Depression medication side effects could cause problems initially but then generally improve as time passes.
It is vital to persist with treatment, even if you’re affected by negative effects, mainly because it will take weeks before you begin to profit from treatment. With time you ought to find the advantages of treatment outweigh any problems from unwanted side effects.
During the first few months of treatment, you will usually visit your doctor or even a specialist nurse one or more times every 2-4 weeks to find out how well the prescription medication is working.
SSRIs and SNRIsCommon side connection between selective serotonin reuptake inhibitors (SSRIs) and serotonin-noradrenaline reuptake inhibitors (SNRIs) may include:
- feeling agitated, shaky or anxious
- feeling and being sick
- indigestion and stomach aches
- diarrhoea or constipation
- loss of appetite
- not sleeping well (insomnia), or feeling very sleepy
- low sex drive
- difficulties achieving orgasm in the sack or masturbation
- in men, difficulties obtaining or maintaining a harder erection (male impotence)
These negative effects should improve in just a few weeks, however some can occasionally persist.
Tricyclic antidepressants (TCAs)Common side link between tricyclic antidepressants (TCAs) may include:
- dry mouth
- slight blurring of vision
- problems passing urine
- putting on weight
- excessive sweating (especially during the night)
- heart rhythm problems, including noticeable palpitations or possibly a fast heartbeat (tachycardia
The unwanted effects should ease right after weeks when your body actually starts to get used to the medication.
Common side outcomes of monoamine oxidase inhibitors (MAOIs) range from:
- dry mouth
- dizziness (particularly after sudden movements, for example standing up quickly)
- feeling sick
- tiredness and difficulty sleeping
- In rare cases, MAOIs have the possibility to cause many other unwanted effects. You should check using your
- GP or professional if you are concerned with any unusual symptoms that you’ve.
There are already cases where MAOIs have caused a risky rise in blood pressure levels. This may cause symptoms like:
- a stiff neck
- severe headache
- chest pains
- feeling or just being sick
- an abnormally fast heartbeat
If you go through the combination of symptoms as listed above, seek emergency medical help immediately by dialling 999 to request an ambulance.
Potential health risks
Serotonin syndrome is undoubtedly an uncommon, but potentially serious, set of uncomfortable side effects linked to SSRIs and SNRIs.
Serotonin syndrome takes place when the levels of the chemical called serotonin inside your brain become way too high. It is usually triggered once you take an SSRI or SNRI in conjunction with another medication (or substance) this raises serotonin levels, for example another antidepressant or St John’s Wort.
Symptoms of serotonin syndrome range from:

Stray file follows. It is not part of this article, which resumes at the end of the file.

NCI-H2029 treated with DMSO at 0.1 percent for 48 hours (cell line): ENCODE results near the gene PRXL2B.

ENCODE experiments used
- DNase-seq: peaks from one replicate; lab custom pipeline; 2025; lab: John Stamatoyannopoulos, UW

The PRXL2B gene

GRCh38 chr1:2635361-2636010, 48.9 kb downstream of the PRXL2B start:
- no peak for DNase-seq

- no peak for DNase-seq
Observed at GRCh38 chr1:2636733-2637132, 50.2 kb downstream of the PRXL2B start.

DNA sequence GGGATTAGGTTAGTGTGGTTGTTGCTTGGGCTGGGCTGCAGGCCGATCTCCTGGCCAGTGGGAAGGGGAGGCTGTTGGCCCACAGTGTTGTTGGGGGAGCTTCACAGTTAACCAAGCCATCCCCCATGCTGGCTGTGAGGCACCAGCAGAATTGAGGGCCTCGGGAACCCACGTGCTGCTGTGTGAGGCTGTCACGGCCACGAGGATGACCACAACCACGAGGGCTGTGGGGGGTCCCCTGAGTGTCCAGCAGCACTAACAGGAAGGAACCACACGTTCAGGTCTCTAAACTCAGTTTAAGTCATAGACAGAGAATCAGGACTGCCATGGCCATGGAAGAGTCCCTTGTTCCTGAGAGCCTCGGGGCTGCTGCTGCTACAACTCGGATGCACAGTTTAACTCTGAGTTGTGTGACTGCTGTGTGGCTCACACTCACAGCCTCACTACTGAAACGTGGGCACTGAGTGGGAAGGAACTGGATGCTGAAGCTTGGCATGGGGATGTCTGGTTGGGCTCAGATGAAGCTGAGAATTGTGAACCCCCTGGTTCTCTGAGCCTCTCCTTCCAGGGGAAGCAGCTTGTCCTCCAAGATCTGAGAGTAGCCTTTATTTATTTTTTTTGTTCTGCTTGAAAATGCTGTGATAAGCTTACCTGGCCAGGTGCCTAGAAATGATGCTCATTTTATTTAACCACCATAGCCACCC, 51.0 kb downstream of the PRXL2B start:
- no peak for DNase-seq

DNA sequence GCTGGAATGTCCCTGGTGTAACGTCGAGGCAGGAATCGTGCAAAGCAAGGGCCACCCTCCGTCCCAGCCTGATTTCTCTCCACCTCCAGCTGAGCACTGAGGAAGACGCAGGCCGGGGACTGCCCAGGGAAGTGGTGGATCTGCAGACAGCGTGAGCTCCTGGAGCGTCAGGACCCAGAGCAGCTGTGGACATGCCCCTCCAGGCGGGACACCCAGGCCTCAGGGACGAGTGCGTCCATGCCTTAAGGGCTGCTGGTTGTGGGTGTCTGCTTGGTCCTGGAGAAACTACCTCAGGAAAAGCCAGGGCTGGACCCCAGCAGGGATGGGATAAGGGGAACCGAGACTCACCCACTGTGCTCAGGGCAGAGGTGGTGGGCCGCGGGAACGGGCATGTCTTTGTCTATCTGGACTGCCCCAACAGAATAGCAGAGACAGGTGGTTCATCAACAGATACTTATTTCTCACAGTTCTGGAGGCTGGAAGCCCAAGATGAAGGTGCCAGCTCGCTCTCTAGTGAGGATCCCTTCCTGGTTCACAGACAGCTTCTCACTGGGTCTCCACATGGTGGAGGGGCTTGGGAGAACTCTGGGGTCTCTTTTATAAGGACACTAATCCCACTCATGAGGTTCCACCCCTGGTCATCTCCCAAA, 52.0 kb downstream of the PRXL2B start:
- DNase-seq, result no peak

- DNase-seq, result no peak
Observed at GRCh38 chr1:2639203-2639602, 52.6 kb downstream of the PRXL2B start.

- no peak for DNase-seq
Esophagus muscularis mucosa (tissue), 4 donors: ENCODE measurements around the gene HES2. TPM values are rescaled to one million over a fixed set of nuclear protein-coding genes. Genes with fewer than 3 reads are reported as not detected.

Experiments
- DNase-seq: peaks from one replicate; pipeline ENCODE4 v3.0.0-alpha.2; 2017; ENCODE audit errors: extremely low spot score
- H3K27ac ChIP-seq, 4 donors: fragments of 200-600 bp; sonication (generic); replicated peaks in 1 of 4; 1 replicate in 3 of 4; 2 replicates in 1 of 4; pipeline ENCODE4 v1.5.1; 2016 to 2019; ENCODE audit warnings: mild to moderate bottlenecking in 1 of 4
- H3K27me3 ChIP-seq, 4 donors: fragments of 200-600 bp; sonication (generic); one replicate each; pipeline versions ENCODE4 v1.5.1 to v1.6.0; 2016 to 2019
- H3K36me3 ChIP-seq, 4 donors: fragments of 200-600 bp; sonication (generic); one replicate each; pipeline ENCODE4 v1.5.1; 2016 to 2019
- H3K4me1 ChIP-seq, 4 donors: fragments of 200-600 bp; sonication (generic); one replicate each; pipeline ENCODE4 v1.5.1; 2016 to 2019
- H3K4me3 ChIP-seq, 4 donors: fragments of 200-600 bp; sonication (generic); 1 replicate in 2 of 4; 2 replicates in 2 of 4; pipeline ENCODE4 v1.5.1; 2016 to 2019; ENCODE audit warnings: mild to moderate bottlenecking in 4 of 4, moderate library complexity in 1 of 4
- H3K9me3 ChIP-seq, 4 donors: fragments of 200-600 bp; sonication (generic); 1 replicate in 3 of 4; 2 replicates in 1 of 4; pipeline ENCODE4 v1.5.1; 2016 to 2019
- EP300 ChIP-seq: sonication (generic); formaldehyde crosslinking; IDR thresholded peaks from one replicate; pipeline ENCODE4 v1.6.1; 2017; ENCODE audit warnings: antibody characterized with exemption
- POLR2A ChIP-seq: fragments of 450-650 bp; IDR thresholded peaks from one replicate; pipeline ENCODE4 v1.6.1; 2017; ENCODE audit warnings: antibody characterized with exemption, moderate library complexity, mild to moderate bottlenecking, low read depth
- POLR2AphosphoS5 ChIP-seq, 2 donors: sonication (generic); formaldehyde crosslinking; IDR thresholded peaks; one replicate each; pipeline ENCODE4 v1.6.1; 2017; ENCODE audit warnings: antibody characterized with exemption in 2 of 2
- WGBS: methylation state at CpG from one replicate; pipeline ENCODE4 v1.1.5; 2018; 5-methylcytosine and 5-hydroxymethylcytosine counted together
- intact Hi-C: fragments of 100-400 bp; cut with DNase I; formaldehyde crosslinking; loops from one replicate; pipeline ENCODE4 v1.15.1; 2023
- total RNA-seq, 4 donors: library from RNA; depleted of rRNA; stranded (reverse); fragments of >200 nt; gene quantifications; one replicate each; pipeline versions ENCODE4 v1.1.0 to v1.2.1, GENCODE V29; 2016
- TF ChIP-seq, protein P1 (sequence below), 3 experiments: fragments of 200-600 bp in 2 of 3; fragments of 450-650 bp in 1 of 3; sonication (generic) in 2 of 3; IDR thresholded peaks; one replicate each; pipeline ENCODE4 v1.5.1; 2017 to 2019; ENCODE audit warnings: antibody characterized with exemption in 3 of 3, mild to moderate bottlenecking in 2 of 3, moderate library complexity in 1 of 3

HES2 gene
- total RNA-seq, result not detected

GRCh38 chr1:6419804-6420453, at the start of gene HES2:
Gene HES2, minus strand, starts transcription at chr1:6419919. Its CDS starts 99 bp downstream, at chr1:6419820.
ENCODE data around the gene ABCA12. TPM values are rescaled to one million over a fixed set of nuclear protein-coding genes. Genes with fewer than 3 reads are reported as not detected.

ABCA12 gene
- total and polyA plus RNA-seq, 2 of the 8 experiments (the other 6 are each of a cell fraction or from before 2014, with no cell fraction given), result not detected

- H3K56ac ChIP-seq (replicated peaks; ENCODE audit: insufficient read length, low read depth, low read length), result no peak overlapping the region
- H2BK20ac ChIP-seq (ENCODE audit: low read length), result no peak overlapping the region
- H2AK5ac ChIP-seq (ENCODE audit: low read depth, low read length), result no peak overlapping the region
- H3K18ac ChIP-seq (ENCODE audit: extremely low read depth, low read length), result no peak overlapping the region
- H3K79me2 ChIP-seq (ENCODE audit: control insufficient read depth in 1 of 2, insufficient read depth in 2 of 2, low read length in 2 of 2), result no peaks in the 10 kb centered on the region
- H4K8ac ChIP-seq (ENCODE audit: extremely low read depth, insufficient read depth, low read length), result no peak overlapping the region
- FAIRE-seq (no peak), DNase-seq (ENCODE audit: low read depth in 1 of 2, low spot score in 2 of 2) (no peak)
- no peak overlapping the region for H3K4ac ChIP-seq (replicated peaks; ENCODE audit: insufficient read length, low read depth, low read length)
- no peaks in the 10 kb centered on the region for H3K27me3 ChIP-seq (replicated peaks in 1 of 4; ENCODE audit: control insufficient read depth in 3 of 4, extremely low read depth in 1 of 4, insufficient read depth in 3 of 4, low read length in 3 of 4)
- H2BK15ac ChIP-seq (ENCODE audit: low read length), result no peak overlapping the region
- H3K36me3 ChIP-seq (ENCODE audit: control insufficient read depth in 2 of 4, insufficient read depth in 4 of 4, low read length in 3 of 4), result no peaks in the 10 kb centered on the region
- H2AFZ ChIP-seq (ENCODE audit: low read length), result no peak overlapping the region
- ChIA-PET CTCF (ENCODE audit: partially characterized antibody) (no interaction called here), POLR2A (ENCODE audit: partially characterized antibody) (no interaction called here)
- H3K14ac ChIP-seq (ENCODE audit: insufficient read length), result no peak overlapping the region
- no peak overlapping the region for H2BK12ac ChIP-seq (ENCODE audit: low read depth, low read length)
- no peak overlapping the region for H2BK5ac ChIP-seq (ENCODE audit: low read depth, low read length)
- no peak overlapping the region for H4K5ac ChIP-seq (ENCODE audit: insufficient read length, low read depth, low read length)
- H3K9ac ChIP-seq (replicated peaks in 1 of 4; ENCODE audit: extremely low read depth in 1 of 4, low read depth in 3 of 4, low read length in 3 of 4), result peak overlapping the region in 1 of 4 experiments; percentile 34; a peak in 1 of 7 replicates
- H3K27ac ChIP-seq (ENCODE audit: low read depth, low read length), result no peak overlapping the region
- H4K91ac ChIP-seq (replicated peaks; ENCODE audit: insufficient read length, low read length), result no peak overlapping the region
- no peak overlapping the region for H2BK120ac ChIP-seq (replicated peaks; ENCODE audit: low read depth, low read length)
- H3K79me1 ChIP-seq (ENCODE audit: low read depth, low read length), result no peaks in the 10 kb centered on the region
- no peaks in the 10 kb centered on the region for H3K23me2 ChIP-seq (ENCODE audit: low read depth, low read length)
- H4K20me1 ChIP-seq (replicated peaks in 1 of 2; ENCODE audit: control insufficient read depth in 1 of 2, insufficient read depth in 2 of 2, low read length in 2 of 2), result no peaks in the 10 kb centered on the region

- muscle twitching
If you have the symptoms in the list above, you must stop taking the medication and seek immediate advice from a GP or specialist. If this is not possible, call NHS 111.
Symptoms of severe serotonin syndrome include:
- a extremely high temperature (fever)
- seizures (fits)
- irregular heartbeat (arrhythmia)
If you feel symptoms of severe serotonin syndrome, seek emergency medical help immediately by dialling 999 to ask about for an ambulance.
Elderly people that take antidepressants, especially those who take SSRIs, may go through a severe fall in sodium (salt) levels called hyponatraemia. This may lead to a build-up of fluid from the cells in the body, which may be potentially dangerous.
This side effects can occur as SSRIs can block the results of a hormone which enables regulate quantities of sodium and fluid inside body. Elderly people are vulnerable because fluid levels be difficult for your body to regulate.
Mild hyponatraemia might cause symptoms much like depression or side link between antidepressants, like:
- feeling sick
- muscle pain
- reduced appetite
More severe hyponatraemia may cause the following symptoms:
- feeling listless and tired
- psychosis (not being able to tell the difference between reality as well as your imagination)
- seizures (fits)
The most serious cases of hyponatraemia could cause you to stop breathing or enter a coma.
If you watched that you, or someone as part of your care, has mild hyponatraemia you need to call your GP for advice which will help prevent taking SSRIs for that time-being.
If you think severe hyponatraemia, call 999 inquire about an ambulance.
Hyponatraemia may be treatable by feeding a sodium solution into the entire body through an intravenous drip.
Long-term usage of SSRIs and TCAs has been related to an increased probability of developing type two diabetes, although it’s actually not clear if the using these antidepressants causes diabetes to formulate directly.
It might be that the extra weight some people using antidepressants experience increases the chance them developing diabetes type 2.
For more info, see ‘Claim that antidepressants cause diabetes unproven’.
Some people experience suicidal thoughts and also a desire to self-harm after they first take antidepressants. Young people under 25 seem particularly in danger.
Contact your GP, or head over to hospital immediately, for those who have thoughts of killing or harming yourself whenever you want while you are taking antidepressants.
It might be useful to tell family members or buddy you have started taking antidepressants and have them to look at leaflet that accompanies your medication. You should then ask these phones tell you as long as they think your symptoms increasingly becoming worse, or should they are concerned about changes within your behaviour.